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March 31, 2008

Marla Augustine, Communications and Legislative Services, (402) 471-4047 or


Acting U.S. Surgeon General Coming to Nebraska

Dr. Galson to speak at Lincoln and Omaha community meetings April 14 & 15

Lincoln—The Acting U.S. Surgeon General will visit Nebraska in April to speak to teachers, parents, students, and others who play a role in the lives of young people about the dangers of underage drinking. He was invited by Nebraska’s First Lady, Sally Ganem, as part of a national first spouses’ initiative.

Rear Admiral Steven K. Galson, M.D., M.P.H., will speak to community members and young people at 7 p.m. on Monday, April 14, at the Nebraska Educational Telecommunications (NET) building, located at 1800 N. 33rd St. in Lincoln.

He will visit the University of Nebraska at Omaha campus on Tuesday, April 15, as part of a community meeting being held at Strauss Performing Arts Center on the UNO campus at 1 p.m. Both events are open to the public.

Seating for the Lincoln event is limited. Those interested in attending are encouraged to reserve seats by calling NET at 402-472-7777 (in Lincoln) or 1-800-868-1868.

"We are delighted to be hosting Dr. Galson as we work to share the message that alcohol is not a harmless rite of passage for young people," Ganem said. "Parents have an important role to play in changing the culture of underage drinking. Parents set an example for acceptable behavior, and our children need to hear the message that underage drinking is not acceptable. Parents are the key to helping more of our young people choose not to drink."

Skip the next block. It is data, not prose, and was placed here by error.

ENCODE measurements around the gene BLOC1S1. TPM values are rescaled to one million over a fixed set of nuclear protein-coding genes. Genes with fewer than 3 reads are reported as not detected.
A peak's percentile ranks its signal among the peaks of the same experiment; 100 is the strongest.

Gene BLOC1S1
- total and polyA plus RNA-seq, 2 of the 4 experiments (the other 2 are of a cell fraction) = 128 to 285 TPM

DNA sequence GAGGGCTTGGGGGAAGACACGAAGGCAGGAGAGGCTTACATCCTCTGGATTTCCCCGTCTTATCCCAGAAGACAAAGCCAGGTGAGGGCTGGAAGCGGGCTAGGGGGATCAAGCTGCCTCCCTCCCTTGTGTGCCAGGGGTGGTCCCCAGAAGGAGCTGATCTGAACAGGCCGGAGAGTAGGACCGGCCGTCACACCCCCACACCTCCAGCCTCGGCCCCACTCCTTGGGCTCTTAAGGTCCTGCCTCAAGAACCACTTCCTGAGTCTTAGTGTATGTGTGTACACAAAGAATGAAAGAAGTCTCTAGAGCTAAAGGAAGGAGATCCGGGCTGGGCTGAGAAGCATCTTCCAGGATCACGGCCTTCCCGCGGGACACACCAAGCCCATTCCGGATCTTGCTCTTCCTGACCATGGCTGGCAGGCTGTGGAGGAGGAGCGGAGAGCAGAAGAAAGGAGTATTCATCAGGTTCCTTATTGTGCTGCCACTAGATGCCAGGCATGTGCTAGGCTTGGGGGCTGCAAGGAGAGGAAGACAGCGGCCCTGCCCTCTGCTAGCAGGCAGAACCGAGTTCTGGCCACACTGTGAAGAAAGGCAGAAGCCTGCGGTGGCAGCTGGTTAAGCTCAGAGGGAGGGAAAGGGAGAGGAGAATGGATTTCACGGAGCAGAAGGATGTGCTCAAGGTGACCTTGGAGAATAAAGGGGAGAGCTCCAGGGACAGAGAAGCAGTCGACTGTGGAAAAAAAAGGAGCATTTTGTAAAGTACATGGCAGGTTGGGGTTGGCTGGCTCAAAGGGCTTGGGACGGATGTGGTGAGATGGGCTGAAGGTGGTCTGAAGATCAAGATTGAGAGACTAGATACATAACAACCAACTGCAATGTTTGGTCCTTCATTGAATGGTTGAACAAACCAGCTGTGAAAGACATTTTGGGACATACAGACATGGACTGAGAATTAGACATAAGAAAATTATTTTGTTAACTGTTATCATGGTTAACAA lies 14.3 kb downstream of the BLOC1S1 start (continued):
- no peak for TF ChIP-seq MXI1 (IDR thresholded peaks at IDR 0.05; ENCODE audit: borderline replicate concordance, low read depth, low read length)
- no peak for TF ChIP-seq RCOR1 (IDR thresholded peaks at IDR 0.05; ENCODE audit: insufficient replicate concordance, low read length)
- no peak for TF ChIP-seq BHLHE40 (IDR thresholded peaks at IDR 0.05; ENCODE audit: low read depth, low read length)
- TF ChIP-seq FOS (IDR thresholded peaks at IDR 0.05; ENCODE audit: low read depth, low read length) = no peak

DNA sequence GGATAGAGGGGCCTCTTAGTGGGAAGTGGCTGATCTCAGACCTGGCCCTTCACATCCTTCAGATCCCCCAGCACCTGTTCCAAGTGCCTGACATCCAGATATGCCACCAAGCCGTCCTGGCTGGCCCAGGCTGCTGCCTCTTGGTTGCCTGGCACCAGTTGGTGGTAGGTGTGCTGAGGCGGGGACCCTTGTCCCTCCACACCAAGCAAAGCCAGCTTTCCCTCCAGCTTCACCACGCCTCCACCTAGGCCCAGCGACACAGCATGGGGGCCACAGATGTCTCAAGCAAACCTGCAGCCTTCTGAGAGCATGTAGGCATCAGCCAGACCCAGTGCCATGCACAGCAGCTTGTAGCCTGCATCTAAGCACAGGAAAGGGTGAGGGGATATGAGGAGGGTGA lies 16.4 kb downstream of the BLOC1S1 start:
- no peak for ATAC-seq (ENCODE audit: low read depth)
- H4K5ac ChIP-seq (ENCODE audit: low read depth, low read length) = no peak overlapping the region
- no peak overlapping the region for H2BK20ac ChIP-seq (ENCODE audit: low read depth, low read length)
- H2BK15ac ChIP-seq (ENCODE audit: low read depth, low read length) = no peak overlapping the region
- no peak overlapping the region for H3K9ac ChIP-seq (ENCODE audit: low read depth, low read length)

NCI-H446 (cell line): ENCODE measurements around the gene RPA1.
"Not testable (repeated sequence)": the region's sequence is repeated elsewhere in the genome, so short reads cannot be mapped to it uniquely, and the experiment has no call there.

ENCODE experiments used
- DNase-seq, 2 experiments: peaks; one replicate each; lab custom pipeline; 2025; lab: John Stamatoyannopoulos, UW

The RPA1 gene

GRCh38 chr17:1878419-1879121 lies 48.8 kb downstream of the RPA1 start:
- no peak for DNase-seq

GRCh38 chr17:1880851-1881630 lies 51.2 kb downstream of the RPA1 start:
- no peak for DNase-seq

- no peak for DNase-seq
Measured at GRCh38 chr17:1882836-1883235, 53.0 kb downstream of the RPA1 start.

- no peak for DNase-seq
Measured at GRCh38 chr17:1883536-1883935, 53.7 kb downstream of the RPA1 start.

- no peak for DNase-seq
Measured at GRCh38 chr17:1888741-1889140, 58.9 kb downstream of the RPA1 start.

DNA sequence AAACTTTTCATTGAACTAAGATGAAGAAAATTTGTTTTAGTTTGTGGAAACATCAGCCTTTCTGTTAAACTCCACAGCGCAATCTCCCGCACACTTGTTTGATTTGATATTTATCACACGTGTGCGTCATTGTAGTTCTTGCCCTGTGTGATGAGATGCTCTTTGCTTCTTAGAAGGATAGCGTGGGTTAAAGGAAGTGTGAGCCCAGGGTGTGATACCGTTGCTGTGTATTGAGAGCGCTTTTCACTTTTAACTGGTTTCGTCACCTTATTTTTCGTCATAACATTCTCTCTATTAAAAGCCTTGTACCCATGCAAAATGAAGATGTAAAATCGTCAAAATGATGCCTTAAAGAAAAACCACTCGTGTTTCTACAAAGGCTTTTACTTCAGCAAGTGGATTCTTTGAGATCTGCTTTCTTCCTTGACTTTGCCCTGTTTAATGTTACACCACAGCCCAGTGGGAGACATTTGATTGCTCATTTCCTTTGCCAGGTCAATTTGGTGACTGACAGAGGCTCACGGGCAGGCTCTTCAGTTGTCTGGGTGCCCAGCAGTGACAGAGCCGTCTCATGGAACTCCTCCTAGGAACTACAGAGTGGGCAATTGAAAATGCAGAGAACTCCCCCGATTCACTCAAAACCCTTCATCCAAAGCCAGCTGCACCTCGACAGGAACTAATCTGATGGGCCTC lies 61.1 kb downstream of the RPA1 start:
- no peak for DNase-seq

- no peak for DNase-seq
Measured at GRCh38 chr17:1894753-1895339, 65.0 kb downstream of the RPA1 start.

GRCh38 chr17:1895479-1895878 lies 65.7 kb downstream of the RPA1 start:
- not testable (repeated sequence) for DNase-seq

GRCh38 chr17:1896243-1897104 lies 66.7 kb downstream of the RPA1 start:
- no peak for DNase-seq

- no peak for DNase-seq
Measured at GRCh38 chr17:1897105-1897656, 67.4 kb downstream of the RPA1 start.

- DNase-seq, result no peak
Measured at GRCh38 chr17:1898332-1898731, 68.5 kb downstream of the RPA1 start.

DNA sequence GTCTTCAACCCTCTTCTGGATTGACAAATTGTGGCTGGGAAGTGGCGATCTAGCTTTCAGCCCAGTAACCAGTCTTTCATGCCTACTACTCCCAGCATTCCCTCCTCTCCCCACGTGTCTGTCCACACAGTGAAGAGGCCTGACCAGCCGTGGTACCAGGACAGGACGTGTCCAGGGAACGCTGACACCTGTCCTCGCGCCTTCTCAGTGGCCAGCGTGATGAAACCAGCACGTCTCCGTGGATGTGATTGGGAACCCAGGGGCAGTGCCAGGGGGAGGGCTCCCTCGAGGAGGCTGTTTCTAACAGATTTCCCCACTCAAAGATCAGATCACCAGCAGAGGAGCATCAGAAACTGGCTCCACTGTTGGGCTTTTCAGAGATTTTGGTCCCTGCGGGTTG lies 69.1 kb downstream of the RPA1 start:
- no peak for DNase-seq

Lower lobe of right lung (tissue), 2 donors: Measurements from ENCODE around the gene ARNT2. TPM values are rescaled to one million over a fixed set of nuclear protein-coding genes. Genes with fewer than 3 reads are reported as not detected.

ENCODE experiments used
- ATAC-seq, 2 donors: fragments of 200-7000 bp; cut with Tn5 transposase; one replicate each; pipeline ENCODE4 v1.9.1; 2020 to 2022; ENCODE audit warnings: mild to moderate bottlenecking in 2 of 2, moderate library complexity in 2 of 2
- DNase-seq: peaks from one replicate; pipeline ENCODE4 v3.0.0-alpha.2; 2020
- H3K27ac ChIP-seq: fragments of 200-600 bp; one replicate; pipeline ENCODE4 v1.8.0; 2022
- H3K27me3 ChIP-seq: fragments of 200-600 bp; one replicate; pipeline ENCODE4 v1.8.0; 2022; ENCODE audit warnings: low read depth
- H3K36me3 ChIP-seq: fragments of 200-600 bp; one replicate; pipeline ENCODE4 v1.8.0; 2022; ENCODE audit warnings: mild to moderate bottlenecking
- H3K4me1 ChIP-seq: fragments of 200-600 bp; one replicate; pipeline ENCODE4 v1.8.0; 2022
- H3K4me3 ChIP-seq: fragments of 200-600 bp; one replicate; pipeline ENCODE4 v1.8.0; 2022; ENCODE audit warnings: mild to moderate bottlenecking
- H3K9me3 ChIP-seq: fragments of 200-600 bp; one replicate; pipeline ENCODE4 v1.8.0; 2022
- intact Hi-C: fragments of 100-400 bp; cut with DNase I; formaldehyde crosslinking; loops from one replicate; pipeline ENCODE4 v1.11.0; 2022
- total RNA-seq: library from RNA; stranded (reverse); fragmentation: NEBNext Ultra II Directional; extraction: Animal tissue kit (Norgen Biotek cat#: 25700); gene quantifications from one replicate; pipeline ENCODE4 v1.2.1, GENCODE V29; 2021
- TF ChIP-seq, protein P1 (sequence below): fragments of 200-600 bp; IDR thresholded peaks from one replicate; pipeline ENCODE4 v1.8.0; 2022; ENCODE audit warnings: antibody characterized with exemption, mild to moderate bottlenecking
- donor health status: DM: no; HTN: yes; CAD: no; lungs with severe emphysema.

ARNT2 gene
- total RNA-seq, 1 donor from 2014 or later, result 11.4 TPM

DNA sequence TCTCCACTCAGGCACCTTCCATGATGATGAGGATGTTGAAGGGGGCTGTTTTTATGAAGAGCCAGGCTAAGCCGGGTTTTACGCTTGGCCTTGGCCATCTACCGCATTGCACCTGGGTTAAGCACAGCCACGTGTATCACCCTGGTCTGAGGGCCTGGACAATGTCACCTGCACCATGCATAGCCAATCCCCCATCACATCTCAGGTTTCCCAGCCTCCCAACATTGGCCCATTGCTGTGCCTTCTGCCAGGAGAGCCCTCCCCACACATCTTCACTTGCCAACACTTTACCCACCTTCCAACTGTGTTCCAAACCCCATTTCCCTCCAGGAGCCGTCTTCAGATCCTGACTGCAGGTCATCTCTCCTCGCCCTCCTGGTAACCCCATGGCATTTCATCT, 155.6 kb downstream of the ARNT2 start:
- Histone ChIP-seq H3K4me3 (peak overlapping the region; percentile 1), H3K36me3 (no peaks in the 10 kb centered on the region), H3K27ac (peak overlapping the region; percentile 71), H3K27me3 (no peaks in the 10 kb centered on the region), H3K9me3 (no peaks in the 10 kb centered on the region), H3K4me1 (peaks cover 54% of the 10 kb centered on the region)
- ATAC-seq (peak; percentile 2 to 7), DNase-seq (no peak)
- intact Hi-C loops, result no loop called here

"Alcohol is the most widely used and abused substance among our nation’s youth, more than tobacco or illicit drugs," Dr. Galson said. "And underage drinking contributes to violent crime, traffic accidents, burns, drowning, alcohol poisoning, addiction and dependency and suicide attempts. This is unacceptable and preventable."

According to a report on substance abuse released in February by the Nebraska Department of Health and Human Services:

  • In 2005, more than 2 in every 5 Nebraska high school students reported drinking alcohol during the past month. The number of high school students reporting alcohol use was greater than those reporting cigarette and marijuana use combined.
  • While alcohol use and binge drinking has declined among Nebraska high school students since the early 90s, high school students in Nebraska are more likely than high school students nationally to binge drink (30 percent vs. 25 percent).
  • 17 percent of Nebraska high school students get behind the wheel after drinking, compared to 10 percent nationally.
  • Those in their late teens and early 20s are more likely to binge drink. They are also more likely to drive after drinking, to die or be injured in alcohol-related crashes, to be arrested for alcohol offenses, and to seek substance abuse treatment.

"By engaging parents and people in our communities, we can change attitudes about underage drinking," said Dr. Joann Schaefer, Chief Medical Officer for the Nebraska Department of Health and Human Services. "Prevention is the best strategy when it comes to underage drinking."

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Editor’s Note: The report, Substance Abuse and Associated Consequences in Nebraska: An Epidemiological Profile, is available on the DHHS Web site at